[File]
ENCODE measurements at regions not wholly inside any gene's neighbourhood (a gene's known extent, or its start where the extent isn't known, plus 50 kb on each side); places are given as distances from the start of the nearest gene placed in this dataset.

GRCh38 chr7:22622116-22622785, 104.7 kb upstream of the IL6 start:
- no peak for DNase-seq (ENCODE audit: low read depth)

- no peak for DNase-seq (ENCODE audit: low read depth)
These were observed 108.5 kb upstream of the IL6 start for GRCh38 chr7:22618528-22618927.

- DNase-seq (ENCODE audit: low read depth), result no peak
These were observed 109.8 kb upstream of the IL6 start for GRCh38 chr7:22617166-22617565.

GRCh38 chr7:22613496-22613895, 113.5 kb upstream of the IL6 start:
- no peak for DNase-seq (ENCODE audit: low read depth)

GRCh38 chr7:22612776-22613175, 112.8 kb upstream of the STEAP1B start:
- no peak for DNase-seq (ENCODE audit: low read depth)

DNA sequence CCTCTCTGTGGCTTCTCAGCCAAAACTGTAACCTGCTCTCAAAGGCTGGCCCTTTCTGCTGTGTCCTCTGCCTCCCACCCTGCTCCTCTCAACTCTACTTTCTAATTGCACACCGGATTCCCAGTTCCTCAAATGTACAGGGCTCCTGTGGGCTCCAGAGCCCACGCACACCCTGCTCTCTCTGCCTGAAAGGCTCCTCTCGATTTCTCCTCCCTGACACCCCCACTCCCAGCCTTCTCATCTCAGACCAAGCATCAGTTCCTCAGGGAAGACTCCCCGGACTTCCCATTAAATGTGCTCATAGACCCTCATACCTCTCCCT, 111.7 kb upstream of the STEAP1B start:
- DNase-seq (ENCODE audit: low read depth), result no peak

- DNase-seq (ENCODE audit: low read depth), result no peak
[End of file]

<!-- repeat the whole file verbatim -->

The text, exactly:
ENCODE measurements at regions not wholly inside any gene's neighbourhood (a gene's known extent, or its start where the extent isn't known, plus 50 kb on each side); places are given as distances from the start of the nearest gene placed in this dataset.

GRCh38 chr7:22622116-22622785, 104.7 kb upstream of the IL6 start:
- no peak for DNase-seq (ENCODE audit: low read depth)

- no peak for DNase-seq (ENCODE audit: low read depth)
These were observed 108.5 kb upstream of the IL6 start for GRCh38 chr7:22618528-22618927.

- DNase-seq (ENCODE audit: low read depth), result no peak
These were observed 109.8 kb upstream of the IL6 start for GRCh38 chr7:22617166-22617565.

GRCh38 chr7:22613496-22613895, 113.5 kb upstream of the IL6 start:
- no peak for DNase-seq (ENCODE audit: low read depth)

GRCh38 chr7:22612776-22613175, 112.8 kb upstream of the STEAP1B start:
- no peak for DNase-seq (ENCODE audit: low read depth)

DNA sequence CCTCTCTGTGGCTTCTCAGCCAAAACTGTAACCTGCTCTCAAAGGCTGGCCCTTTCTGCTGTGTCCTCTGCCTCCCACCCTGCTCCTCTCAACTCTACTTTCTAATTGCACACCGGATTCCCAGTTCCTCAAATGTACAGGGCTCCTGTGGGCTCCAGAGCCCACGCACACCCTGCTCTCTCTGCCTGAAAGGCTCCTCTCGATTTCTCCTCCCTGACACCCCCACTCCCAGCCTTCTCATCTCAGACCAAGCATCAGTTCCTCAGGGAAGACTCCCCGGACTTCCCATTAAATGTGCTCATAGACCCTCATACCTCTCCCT, 111.7 kb upstream of the STEAP1B start:
- DNase-seq (ENCODE audit: low read depth), result no peak

- DNase-seq (ENCODE audit: low read depth), result no peak